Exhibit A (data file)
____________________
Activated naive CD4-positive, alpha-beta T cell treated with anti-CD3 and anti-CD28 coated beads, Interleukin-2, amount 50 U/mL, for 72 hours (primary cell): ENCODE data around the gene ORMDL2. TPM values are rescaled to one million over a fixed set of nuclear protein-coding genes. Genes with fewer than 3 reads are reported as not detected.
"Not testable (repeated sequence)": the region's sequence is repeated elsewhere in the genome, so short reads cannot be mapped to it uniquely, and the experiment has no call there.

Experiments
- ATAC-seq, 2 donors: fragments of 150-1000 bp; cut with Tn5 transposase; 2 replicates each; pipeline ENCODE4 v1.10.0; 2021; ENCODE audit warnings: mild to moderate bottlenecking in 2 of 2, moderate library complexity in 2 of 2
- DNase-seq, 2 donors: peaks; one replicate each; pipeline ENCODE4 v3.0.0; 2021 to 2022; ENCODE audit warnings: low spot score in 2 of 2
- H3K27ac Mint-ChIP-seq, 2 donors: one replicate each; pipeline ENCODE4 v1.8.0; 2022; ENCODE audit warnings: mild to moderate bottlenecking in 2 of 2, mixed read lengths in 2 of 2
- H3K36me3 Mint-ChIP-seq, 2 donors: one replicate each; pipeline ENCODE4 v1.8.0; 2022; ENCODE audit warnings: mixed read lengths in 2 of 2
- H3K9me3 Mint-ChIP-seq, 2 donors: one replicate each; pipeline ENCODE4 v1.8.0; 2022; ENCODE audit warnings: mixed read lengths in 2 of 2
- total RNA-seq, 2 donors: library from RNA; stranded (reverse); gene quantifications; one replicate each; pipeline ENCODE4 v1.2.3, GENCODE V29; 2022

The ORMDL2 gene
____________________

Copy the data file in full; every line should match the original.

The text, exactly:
Activated naive CD4-positive, alpha-beta T cell treated with anti-CD3 and anti-CD28 coated beads, Interleukin-2, amount 50 U/mL, for 72 hours (primary cell): ENCODE data around the gene ORMDL2. TPM values are rescaled to one million over a fixed set of nuclear protein-coding genes. Genes with fewer than 3 reads are reported as not detected.
"Not testable (repeated sequence)": the region's sequence is repeated elsewhere in the genome, so short reads cannot be mapped to it uniquely, and the experiment has no call there.

Experiments
- ATAC-seq, 2 donors: fragments of 150-1000 bp; cut with Tn5 transposase; 2 replicates each; pipeline ENCODE4 v1.10.0; 2021; ENCODE audit warnings: mild to moderate bottlenecking in 2 of 2, moderate library complexity in 2 of 2
- DNase-seq, 2 donors: peaks; one replicate each; pipeline ENCODE4 v3.0.0; 2021 to 2022; ENCODE audit warnings: low spot score in 2 of 2
- H3K27ac Mint-ChIP-seq, 2 donors: one replicate each; pipeline ENCODE4 v1.8.0; 2022; ENCODE audit warnings: mild to moderate bottlenecking in 2 of 2, mixed read lengths in 2 of 2
- H3K36me3 Mint-ChIP-seq, 2 donors: one replicate each; pipeline ENCODE4 v1.8.0; 2022; ENCODE audit warnings: mixed read lengths in 2 of 2
- H3K9me3 Mint-ChIP-seq, 2 donors: one replicate each; pipeline ENCODE4 v1.8.0; 2022; ENCODE audit warnings: mixed read lengths in 2 of 2
- total RNA-seq, 2 donors: library from RNA; stranded (reverse); gene quantifications; one replicate each; pipeline ENCODE4 v1.2.3, GENCODE V29; 2022

The ORMDL2 gene